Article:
Dubai World prized assets on sale to cut debt

Dubai World prized assets on sale to cut debt

Dubai: Dubai World believes it can raise as much as $19.4 billion from selling key assets over eight years, or almost double the current price, if creditors back its restructuring, a document obtained by Reuters showed.

The struggling state-owned conglomerate, which needs to get creditors to agree to its proposal by 1 October in order to go forward with the plan and clean up its balance sheet, thinks sales right now would generate a maximum of $10.4 billion, according to the document, which was obtained on Wednesday.

As a further incentive to creditors burnt by the group’s ambitious expansion in boom times, it is offering bankers a “consent fee" of between $150,000 and $800,000 for agreeing to the proposed plan.

The plan, presented on 22 July to creditors at Dubai’s lavish Atlantis Hotel, details of which were also obtained by Reuters, stressed Dubai World’s capital structure was inappropriate and needed “urgent" restructuring. Total debt stood at $39.9 billion as of end-2009.

“DW (Dubai World) lender recoveries (will be) significantly enhanced if DW is given time to rebuild and realize value over a five to eight year horizon," the document said.

Within the range of the money Dubai World said it may raise, it pegged a mid-point of $17.6 billion.

“The $17.6 billion debt disposal plan is pretty ambitious and if DW cannot meet that there is increased likelihood of further support from the Dubai government which could be negative for Dubai sovereign risk," said Okan Akin, corporate debt strategist at RBS in London.

Among the prized assets slated for sale are stakes in luxury retailer Barney’s, the Atlantis Hotel and casino operator MGM Resorts International, within the plan to raise up to $7.6 billion in five years.

The conglomerate identified ports operator DP World, Jebel Ali Free Zone and Dubai Maritime City (DMC) and Dry Docks World as its “strategic assets" which may generate up to $11.8 billion in the next eight years.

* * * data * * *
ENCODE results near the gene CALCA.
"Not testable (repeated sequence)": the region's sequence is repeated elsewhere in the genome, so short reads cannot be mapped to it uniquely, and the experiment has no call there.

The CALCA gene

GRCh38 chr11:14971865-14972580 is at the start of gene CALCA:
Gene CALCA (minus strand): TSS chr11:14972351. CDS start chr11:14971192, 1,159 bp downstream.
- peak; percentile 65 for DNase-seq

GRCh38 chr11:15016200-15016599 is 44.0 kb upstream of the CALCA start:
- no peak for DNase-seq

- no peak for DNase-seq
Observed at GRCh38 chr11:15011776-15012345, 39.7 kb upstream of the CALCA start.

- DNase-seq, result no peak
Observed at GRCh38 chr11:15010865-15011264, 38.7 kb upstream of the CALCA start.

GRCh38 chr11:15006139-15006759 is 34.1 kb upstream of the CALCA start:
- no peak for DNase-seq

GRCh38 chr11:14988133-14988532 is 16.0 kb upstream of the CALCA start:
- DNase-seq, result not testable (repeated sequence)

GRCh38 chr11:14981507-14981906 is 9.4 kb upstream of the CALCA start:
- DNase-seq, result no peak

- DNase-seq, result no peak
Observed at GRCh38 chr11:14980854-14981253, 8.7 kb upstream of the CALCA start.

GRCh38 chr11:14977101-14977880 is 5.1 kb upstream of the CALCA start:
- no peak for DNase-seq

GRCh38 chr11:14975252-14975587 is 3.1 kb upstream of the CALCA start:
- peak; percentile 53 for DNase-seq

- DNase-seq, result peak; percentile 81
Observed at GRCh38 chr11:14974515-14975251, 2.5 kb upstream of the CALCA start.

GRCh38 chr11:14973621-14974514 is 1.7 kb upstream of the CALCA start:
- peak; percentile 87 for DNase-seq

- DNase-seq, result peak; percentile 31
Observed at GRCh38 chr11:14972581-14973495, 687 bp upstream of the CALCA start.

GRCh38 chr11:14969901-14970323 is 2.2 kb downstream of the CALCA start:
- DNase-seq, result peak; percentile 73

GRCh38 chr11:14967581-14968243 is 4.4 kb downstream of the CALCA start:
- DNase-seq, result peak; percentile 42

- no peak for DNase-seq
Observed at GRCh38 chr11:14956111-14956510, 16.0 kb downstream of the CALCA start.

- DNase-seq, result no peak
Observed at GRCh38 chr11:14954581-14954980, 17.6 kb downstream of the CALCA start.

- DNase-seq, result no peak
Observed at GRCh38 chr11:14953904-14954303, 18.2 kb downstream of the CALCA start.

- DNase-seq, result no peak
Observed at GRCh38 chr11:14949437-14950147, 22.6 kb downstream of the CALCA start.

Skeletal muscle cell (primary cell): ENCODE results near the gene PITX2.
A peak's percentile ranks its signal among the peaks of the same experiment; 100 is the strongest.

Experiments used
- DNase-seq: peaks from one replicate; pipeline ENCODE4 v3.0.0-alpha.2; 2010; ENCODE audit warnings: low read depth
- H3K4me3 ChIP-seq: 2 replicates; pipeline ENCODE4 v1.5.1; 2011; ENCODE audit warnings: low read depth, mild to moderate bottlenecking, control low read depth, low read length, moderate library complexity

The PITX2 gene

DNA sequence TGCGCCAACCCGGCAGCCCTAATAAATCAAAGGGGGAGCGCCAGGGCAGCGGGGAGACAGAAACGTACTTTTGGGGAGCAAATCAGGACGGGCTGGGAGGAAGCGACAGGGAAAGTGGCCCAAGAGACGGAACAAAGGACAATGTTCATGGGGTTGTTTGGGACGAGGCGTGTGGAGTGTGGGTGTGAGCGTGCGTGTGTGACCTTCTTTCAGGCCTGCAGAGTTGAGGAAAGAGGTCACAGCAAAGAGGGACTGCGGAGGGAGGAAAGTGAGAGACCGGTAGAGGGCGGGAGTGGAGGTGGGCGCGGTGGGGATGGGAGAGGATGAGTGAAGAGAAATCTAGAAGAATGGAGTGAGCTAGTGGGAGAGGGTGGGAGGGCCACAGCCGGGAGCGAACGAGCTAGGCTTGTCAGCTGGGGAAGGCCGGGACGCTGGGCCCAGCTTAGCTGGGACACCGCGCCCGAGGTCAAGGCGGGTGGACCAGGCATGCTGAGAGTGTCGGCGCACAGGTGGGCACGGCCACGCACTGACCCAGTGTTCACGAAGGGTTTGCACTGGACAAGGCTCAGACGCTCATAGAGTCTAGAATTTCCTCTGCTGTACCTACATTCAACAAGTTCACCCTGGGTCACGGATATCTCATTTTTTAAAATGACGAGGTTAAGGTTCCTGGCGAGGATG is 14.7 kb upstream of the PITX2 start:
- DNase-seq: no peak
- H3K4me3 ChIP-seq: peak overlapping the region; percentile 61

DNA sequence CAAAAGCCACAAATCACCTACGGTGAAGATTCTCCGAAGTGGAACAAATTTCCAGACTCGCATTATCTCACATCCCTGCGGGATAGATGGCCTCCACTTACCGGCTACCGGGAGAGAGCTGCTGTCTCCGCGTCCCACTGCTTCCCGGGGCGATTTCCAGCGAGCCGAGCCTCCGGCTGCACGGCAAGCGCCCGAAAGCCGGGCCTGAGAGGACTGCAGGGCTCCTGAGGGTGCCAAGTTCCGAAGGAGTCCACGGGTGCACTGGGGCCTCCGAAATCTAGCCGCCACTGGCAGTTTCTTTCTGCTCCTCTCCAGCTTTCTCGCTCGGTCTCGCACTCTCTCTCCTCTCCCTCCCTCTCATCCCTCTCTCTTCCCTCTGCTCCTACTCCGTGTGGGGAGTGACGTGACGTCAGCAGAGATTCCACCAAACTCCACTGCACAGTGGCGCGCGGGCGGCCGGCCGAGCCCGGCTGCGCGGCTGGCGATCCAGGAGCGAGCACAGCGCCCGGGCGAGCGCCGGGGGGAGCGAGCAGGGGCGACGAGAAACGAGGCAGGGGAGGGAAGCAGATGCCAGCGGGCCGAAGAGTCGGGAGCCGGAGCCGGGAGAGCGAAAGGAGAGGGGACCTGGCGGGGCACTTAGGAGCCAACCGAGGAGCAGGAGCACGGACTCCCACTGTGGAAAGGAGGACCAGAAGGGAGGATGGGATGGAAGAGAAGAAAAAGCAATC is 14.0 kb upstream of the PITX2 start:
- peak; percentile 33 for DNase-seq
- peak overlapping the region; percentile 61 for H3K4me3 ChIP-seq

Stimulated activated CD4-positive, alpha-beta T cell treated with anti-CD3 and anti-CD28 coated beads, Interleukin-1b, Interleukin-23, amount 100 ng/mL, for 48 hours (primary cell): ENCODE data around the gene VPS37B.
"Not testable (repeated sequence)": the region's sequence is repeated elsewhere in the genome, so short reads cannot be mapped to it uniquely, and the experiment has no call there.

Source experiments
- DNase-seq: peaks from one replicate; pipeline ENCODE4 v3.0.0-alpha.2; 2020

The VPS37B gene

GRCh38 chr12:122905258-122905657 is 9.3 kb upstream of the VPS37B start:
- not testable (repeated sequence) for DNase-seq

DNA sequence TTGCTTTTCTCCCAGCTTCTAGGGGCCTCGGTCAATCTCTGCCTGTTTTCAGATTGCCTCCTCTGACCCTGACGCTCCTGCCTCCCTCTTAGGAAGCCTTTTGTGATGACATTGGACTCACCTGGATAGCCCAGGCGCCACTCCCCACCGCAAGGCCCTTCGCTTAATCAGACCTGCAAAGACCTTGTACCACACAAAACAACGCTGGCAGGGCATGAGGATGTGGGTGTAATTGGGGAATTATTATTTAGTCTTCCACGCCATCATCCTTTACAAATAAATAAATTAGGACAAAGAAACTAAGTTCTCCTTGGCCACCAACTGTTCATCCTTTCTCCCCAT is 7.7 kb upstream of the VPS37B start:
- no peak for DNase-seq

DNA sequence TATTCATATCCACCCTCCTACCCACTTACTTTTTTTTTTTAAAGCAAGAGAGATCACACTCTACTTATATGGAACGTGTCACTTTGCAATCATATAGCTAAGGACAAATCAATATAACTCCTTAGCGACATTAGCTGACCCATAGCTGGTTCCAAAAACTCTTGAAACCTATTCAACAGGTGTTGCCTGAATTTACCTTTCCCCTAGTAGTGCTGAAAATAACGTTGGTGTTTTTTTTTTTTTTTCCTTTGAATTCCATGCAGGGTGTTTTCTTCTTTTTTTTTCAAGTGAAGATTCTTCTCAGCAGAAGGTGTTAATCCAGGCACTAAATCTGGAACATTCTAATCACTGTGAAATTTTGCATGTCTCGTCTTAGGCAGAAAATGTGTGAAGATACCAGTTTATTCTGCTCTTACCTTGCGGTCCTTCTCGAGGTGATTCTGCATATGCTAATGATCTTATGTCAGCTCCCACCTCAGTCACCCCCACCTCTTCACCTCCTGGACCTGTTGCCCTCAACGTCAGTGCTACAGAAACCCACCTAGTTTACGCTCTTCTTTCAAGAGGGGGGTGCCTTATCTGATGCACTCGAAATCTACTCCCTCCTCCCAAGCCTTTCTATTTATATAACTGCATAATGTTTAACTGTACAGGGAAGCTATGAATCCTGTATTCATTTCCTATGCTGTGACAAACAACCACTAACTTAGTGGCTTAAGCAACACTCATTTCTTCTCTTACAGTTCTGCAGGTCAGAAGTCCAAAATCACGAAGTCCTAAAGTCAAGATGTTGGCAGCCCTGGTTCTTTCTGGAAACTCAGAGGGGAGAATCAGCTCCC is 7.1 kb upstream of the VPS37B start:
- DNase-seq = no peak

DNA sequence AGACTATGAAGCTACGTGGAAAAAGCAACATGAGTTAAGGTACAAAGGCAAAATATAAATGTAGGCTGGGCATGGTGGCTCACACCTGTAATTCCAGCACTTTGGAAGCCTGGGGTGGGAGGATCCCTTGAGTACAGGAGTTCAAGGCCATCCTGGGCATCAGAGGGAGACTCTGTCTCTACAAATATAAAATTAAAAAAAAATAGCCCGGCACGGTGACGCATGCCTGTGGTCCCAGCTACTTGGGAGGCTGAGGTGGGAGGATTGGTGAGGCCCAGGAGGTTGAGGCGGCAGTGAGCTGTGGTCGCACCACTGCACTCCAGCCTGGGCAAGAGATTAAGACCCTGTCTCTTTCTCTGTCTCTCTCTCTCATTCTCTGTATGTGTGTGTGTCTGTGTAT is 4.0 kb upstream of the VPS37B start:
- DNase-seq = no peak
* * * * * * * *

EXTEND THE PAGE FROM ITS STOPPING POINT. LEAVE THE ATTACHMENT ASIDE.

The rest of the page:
In a sign of the deep overhaul that Dubai World has committed to, the company will appoint a new managing director and chief financial officer.

However, Aidan Birkett, the officer-in-charge of its restructuring will remain in place until December.

The document also showed Dubai developer Nakheel has $10.9 billion of bank debt and will receive key assets from parent company Dubai World after separation.

Market reaction was muted, with the cost of insuring five-year Dubai debt against default (CDS) edging four points higher to 460 basis points, Markit data showed.

Asset sales

Dubai World’s restructuring plans involves repayment over five to eight years, with interest of between 1% to 3.5%.

The Dubai government has agreed to take a hit on its claims against the firm, leaving $14.4 billion in bank debt outstanding that the company said it will be able to repay.

Dubai World’s private equity arm, Istithmar which owns most of the overseas assets, is expected to raise a maximum of $4.5 billion over a five year period. A short-term disposal plan will generate as much as $2 billion, it said.

The total debt figure of $39.9 billion did not include $11 billion of Istithmar’s non-recourse asset level debt and $2 billion of Infinity debt.

Dubai World has previously said its Istithmar World portfolio and Infinity investment were ringfenced from its debt proposal agreed by a core group of bankers in May.